For some cricketers, their career highlight would be a hat-trick.
And although it's difficult to quantify, it's possibly the first time that has happened at first grade level in 165 years of cricket in Albury-Wodonga.
But that's not even the left-arm quick's career highlight.
"They were career-best figures (7-12 against premiers Lavington, which was dismissed for a paltry 30) and obviously the triple hat-trick was unique, but my career highlight was in a club game in Ireland last year," he recalled.
"We were 6-15 and then 7-42 when I came in at No. 9 and made 104 not out from 56 balls and we ended up making 231 and won by more than 100, so it went from a terrible day to a brilliant win.
"I've taken six or seven five-wicket hauls, but that's my only 100."
Hald only turns 24 on December 20, so he's already had enough highlights to last a couple of careers.
But his entire life, following the cricketing summer, sounds like a highlight.
Over the past two northern hemisphere summers, he's been the overseas professional and coach of the Phoenix Cricket Club in Dublin.
Not bad for a kid from Denmark.
"If you tell people you play cricket, it's like, what's that?," he suggested.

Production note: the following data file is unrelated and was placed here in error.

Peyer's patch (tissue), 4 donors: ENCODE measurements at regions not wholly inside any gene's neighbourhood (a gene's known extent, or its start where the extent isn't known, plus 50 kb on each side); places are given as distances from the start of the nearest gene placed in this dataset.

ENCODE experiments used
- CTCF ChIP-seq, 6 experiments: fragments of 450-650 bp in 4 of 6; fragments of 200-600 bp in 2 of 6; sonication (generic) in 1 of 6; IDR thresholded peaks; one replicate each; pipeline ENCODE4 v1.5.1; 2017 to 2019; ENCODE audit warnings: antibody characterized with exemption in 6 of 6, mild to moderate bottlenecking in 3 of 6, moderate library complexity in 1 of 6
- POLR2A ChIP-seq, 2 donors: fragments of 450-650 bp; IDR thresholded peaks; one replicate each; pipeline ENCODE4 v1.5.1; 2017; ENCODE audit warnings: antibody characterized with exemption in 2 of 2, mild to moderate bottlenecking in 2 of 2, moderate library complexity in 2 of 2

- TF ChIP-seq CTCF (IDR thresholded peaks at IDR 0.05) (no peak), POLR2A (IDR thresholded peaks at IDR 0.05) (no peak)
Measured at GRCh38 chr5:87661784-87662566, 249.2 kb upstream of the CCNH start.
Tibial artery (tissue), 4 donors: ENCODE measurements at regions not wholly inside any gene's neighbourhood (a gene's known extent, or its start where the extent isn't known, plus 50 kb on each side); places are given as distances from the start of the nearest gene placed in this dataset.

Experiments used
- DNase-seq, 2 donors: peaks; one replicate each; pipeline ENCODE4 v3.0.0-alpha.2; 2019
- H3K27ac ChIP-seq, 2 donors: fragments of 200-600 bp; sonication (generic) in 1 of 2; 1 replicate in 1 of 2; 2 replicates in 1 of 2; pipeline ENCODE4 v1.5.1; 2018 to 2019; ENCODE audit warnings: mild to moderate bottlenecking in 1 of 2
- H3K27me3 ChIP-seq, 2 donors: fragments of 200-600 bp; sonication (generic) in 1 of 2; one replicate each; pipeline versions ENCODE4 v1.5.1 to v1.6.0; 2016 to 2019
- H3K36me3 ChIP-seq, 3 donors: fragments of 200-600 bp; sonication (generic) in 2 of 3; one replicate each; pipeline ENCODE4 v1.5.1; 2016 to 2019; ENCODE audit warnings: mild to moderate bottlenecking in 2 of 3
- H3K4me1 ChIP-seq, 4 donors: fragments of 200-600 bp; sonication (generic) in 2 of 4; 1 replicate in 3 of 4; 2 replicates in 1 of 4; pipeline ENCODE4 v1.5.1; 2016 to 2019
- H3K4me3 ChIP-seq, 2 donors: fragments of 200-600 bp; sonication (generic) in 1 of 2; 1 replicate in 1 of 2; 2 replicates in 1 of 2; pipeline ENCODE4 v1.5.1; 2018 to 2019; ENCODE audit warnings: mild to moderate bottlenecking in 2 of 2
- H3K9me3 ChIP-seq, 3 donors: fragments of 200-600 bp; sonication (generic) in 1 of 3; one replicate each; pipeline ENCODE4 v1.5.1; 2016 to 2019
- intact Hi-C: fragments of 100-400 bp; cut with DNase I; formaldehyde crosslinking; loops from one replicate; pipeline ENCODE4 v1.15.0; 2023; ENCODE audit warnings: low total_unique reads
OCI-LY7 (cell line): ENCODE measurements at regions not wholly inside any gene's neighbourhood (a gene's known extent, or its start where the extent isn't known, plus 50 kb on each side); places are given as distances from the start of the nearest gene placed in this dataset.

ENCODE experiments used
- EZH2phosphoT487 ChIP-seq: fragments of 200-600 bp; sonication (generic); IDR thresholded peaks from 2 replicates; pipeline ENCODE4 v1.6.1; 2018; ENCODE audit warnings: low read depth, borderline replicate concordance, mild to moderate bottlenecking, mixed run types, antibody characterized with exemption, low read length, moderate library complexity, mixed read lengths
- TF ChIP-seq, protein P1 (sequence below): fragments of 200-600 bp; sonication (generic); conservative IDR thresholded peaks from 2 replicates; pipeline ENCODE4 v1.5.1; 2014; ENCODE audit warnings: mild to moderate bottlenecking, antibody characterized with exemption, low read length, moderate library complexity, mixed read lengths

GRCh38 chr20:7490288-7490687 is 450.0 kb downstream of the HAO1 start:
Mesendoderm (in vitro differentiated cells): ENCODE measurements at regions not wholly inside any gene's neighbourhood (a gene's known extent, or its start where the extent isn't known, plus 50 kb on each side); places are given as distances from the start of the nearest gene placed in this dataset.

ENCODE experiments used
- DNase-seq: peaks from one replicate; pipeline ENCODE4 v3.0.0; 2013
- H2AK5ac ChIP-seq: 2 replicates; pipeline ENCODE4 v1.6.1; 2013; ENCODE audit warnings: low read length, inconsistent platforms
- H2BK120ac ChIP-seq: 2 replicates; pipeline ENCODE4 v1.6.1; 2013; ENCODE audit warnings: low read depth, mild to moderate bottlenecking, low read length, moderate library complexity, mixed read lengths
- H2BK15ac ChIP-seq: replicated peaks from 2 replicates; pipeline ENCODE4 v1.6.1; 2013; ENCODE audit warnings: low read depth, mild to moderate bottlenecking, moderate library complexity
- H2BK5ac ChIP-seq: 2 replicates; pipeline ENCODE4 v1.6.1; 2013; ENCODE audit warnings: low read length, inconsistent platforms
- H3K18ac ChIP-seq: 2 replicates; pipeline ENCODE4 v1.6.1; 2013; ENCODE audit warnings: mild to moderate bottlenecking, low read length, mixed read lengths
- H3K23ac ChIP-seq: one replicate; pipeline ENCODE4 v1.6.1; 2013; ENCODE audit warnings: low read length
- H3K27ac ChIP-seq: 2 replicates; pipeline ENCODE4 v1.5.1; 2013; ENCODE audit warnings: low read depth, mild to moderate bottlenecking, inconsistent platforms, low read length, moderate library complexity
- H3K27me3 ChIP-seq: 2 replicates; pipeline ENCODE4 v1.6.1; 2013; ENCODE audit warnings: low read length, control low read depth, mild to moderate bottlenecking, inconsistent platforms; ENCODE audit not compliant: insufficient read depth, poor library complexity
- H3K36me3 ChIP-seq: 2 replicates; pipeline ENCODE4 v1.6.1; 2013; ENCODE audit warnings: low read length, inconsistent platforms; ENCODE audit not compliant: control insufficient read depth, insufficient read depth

"I know down here some people don't follow cricket, but they still know what it is.
"Most people in Denmark wouldn't even know it's played with a bat and a ball."
The obvious question is, how does someone from a Scandinavian country play cricket?
"The reason I started is because of my older brother (Niclas) had been playing, he's 10 years older, I think he saw it on a poster to come and try during the school holidays," he offered.
Soccer and handball are Denmark's biggest sports.
"I'm probably the only Danish kid to never play soccer because I started playing cricket when I was four, I was always hooked on cricket," he explained.
"I like the way cricket is the most individual team sport.
"You have the battles within the game, like it will be me against the batter."
Hald played his first match for Denmark as a teenager and played in the country's first T20 international, posting 2-17 and an unbeaten 17 off only seven balls against Jersey in June, 2019.
This southern hemisphere summer, he's the only professional player from Denmark, which has a population of 5.86 million.
And any cricket fans in the country were delighted by his piece of history last week.
"I still can't believe it's happened," he said.
"I came around the wicket to get a better angle to attack the stumps, because on a pitch like that (at Billson Park) where it's so dry, you have to have all the dismissals in play.
"It's a great life, I'm very privileged to be able to travel this much, you are always grateful when a hobby turns into a living."